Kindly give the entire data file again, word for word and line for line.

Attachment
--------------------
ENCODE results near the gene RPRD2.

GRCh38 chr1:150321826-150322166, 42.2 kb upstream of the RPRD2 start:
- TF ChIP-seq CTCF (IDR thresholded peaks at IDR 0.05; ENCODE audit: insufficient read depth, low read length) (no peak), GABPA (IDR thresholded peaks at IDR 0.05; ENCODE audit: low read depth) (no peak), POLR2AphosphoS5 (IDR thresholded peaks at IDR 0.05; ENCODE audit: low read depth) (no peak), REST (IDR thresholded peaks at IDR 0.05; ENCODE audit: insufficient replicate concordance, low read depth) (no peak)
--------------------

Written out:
ENCODE results near the gene RPRD2.

GRCh38 chr1:150321826-150322166, 42.2 kb upstream of the RPRD2 start:
- TF ChIP-seq CTCF (IDR thresholded peaks at IDR 0.05; ENCODE audit: insufficient read depth, low read length) (no peak), GABPA (IDR thresholded peaks at IDR 0.05; ENCODE audit: low read depth) (no peak), POLR2AphosphoS5 (IDR thresholded peaks at IDR 0.05; ENCODE audit: low read depth) (no peak), REST (IDR thresholded peaks at IDR 0.05; ENCODE audit: insufficient replicate concordance, low read depth) (no peak)